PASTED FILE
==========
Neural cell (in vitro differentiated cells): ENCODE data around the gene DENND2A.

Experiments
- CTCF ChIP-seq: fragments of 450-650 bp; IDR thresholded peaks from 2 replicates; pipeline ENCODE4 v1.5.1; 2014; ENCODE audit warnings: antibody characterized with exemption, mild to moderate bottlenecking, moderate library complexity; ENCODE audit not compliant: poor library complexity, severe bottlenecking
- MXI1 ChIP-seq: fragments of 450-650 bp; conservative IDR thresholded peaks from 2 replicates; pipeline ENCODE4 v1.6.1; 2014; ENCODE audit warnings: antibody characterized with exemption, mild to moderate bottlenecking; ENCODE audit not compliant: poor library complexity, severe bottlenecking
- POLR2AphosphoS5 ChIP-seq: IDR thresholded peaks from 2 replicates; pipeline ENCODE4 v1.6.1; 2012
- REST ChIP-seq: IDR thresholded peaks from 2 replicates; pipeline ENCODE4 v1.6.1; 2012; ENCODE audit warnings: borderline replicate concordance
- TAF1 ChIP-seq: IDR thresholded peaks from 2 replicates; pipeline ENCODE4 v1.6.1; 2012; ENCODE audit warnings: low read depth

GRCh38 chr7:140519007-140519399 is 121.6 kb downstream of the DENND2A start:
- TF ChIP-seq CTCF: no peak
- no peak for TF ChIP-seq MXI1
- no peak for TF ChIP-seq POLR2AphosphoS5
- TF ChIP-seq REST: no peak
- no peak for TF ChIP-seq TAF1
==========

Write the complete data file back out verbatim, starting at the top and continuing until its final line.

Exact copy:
Neural cell (in vitro differentiated cells): ENCODE data around the gene DENND2A.

Experiments
- CTCF ChIP-seq: fragments of 450-650 bp; IDR thresholded peaks from 2 replicates; pipeline ENCODE4 v1.5.1; 2014; ENCODE audit warnings: antibody characterized with exemption, mild to moderate bottlenecking, moderate library complexity; ENCODE audit not compliant: poor library complexity, severe bottlenecking
- MXI1 ChIP-seq: fragments of 450-650 bp; conservative IDR thresholded peaks from 2 replicates; pipeline ENCODE4 v1.6.1; 2014; ENCODE audit warnings: antibody characterized with exemption, mild to moderate bottlenecking; ENCODE audit not compliant: poor library complexity, severe bottlenecking
- POLR2AphosphoS5 ChIP-seq: IDR thresholded peaks from 2 replicates; pipeline ENCODE4 v1.6.1; 2012
- REST ChIP-seq: IDR thresholded peaks from 2 replicates; pipeline ENCODE4 v1.6.1; 2012; ENCODE audit warnings: borderline replicate concordance
- TAF1 ChIP-seq: IDR thresholded peaks from 2 replicates; pipeline ENCODE4 v1.6.1; 2012; ENCODE audit warnings: low read depth

GRCh38 chr7:140519007-140519399 is 121.6 kb downstream of the DENND2A start:
- TF ChIP-seq CTCF: no peak
- no peak for TF ChIP-seq MXI1
- no peak for TF ChIP-seq POLR2AphosphoS5
- TF ChIP-seq REST: no peak
- no peak for TF ChIP-seq TAF1